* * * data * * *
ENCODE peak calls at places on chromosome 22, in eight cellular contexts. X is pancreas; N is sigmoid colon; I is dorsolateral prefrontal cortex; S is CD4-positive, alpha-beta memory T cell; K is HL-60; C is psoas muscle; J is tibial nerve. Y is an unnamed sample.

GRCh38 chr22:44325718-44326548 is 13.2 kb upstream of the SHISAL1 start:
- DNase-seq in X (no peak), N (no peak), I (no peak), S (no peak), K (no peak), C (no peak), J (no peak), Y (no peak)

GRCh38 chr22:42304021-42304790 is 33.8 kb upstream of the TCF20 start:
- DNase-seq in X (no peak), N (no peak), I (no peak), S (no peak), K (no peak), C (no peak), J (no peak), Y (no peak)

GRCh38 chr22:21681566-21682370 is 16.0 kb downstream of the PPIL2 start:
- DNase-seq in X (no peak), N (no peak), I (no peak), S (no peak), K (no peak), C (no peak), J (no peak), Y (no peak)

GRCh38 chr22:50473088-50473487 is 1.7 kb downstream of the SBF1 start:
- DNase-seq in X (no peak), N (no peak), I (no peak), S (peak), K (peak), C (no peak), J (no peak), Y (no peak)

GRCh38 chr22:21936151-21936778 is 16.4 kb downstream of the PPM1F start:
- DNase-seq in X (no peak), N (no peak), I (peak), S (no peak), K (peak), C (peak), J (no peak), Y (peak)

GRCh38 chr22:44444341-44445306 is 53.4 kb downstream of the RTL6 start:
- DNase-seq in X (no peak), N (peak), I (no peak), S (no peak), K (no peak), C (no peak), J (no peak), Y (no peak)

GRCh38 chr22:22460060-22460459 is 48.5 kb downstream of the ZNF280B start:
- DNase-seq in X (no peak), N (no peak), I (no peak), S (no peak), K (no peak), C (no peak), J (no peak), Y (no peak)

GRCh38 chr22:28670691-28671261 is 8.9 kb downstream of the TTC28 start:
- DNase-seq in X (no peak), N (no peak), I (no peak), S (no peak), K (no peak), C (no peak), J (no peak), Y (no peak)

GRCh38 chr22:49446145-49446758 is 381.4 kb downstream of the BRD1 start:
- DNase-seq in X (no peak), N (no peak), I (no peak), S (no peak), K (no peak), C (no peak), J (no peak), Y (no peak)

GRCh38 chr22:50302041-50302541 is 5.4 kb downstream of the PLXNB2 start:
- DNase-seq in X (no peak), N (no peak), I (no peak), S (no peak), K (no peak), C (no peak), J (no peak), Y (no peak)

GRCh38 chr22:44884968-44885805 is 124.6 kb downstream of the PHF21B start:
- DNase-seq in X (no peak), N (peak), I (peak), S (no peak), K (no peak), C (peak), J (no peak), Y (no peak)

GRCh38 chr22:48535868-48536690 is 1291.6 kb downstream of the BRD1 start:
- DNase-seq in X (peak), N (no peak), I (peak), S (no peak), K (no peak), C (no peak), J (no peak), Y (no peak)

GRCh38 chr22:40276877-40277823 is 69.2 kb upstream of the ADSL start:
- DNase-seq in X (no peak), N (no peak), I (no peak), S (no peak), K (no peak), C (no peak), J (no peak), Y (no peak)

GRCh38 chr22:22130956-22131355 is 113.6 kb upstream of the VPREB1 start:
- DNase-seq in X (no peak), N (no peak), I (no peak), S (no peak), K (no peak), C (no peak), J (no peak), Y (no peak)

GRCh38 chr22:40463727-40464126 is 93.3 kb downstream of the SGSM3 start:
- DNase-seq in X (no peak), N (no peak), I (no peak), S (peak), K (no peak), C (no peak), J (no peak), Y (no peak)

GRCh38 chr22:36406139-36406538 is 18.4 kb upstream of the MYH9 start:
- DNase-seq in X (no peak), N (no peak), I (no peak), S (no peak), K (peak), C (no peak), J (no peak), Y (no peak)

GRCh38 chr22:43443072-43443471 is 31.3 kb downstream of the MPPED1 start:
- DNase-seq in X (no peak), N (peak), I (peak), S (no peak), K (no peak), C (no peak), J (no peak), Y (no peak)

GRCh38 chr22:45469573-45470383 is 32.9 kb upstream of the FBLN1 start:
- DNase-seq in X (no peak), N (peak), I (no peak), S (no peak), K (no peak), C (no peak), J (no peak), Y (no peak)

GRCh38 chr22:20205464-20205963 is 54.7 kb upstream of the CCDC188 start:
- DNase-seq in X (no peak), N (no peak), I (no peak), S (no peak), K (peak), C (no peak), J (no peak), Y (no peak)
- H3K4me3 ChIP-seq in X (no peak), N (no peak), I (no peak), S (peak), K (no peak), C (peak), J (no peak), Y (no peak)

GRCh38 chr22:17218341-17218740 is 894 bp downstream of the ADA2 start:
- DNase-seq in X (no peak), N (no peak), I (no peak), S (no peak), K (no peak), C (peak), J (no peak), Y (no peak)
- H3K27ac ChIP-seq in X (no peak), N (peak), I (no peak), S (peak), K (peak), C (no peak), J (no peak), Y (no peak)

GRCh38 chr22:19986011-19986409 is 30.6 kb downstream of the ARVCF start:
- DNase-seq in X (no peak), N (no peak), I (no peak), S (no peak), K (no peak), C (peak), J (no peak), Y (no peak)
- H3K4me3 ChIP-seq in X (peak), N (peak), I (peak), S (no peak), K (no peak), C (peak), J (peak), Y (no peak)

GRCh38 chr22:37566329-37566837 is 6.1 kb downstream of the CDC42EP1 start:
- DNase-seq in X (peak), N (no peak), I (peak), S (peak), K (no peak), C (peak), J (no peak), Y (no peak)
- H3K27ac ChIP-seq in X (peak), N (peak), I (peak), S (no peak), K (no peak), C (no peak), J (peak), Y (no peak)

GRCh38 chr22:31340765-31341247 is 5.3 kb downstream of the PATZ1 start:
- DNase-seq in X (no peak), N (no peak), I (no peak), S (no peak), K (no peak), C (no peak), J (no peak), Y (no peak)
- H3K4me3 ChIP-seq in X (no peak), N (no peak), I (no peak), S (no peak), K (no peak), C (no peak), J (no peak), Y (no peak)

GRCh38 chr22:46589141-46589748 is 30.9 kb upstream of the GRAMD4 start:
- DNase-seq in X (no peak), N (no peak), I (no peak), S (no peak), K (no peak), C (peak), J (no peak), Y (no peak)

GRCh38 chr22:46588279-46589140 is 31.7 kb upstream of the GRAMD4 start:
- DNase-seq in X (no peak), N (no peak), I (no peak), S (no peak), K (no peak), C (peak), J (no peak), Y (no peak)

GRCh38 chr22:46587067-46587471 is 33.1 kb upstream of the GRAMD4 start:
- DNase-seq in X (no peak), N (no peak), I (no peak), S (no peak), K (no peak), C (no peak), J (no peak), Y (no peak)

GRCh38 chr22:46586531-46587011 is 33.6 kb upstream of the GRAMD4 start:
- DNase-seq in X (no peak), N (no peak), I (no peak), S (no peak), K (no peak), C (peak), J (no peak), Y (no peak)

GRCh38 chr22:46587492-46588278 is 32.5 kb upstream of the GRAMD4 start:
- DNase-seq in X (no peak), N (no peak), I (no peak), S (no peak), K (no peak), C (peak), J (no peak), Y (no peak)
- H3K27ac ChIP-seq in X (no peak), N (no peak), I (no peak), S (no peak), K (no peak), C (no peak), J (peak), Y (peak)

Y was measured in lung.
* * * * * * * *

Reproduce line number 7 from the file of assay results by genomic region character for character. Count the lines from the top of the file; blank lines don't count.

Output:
- DNase-seq in X (no peak), N (no peak), I (no peak), S (no peak), K (no peak), C (no peak), J (no peak), Y (no peak)